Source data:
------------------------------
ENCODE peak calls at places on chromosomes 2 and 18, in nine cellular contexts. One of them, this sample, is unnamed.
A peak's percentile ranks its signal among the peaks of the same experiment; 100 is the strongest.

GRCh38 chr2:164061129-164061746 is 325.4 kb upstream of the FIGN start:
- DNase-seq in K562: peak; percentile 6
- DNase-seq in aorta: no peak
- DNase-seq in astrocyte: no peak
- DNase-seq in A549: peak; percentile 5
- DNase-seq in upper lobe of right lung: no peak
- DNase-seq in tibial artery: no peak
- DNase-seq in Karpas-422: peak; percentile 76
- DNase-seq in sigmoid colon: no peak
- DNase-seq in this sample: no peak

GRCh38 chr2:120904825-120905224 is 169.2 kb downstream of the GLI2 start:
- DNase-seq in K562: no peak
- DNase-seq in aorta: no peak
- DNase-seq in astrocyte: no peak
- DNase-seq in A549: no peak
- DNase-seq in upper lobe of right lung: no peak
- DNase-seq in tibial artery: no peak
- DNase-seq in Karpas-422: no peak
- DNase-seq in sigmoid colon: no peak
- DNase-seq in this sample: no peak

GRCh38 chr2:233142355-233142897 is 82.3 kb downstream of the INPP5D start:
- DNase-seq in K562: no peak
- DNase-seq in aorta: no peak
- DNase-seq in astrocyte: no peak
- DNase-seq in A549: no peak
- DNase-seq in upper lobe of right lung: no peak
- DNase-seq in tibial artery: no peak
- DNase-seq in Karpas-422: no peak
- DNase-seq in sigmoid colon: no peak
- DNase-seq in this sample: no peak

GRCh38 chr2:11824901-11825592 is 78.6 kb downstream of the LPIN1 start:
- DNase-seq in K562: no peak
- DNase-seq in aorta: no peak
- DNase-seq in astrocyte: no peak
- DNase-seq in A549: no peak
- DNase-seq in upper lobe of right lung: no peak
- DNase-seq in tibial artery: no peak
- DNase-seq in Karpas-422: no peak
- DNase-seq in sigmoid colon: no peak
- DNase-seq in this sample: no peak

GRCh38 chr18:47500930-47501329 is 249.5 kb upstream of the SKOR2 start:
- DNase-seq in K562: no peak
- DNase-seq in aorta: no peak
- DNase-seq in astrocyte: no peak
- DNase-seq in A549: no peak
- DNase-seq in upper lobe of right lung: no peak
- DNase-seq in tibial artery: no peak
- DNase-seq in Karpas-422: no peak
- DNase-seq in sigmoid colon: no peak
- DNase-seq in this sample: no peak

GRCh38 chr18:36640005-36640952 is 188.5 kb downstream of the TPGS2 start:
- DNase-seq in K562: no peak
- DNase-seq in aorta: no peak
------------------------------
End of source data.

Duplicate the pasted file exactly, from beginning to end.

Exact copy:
ENCODE peak calls at places on chromosomes 2 and 18, in nine cellular contexts. One of them, this sample, is unnamed.
A peak's percentile ranks its signal among the peaks of the same experiment; 100 is the strongest.

GRCh38 chr2:164061129-164061746 is 325.4 kb upstream of the FIGN start:
- DNase-seq in K562: peak; percentile 6
- DNase-seq in aorta: no peak
- DNase-seq in astrocyte: no peak
- DNase-seq in A549: peak; percentile 5
- DNase-seq in upper lobe of right lung: no peak
- DNase-seq in tibial artery: no peak
- DNase-seq in Karpas-422: peak; percentile 76
- DNase-seq in sigmoid colon: no peak
- DNase-seq in this sample: no peak

GRCh38 chr2:120904825-120905224 is 169.2 kb downstream of the GLI2 start:
- DNase-seq in K562: no peak
- DNase-seq in aorta: no peak
- DNase-seq in astrocyte: no peak
- DNase-seq in A549: no peak
- DNase-seq in upper lobe of right lung: no peak
- DNase-seq in tibial artery: no peak
- DNase-seq in Karpas-422: no peak
- DNase-seq in sigmoid colon: no peak
- DNase-seq in this sample: no peak

GRCh38 chr2:233142355-233142897 is 82.3 kb downstream of the INPP5D start:
- DNase-seq in K562: no peak
- DNase-seq in aorta: no peak
- DNase-seq in astrocyte: no peak
- DNase-seq in A549: no peak
- DNase-seq in upper lobe of right lung: no peak
- DNase-seq in tibial artery: no peak
- DNase-seq in Karpas-422: no peak
- DNase-seq in sigmoid colon: no peak
- DNase-seq in this sample: no peak

GRCh38 chr2:11824901-11825592 is 78.6 kb downstream of the LPIN1 start:
- DNase-seq in K562: no peak
- DNase-seq in aorta: no peak
- DNase-seq in astrocyte: no peak
- DNase-seq in A549: no peak
- DNase-seq in upper lobe of right lung: no peak
- DNase-seq in tibial artery: no peak
- DNase-seq in Karpas-422: no peak
- DNase-seq in sigmoid colon: no peak
- DNase-seq in this sample: no peak

GRCh38 chr18:47500930-47501329 is 249.5 kb upstream of the SKOR2 start:
- DNase-seq in K562: no peak
- DNase-seq in aorta: no peak
- DNase-seq in astrocyte: no peak
- DNase-seq in A549: no peak
- DNase-seq in upper lobe of right lung: no peak
- DNase-seq in tibial artery: no peak
- DNase-seq in Karpas-422: no peak
- DNase-seq in sigmoid colon: no peak
- DNase-seq in this sample: no peak

GRCh38 chr18:36640005-36640952 is 188.5 kb downstream of the TPGS2 start:
- DNase-seq in K562: no peak
- DNase-seq in aorta: no peak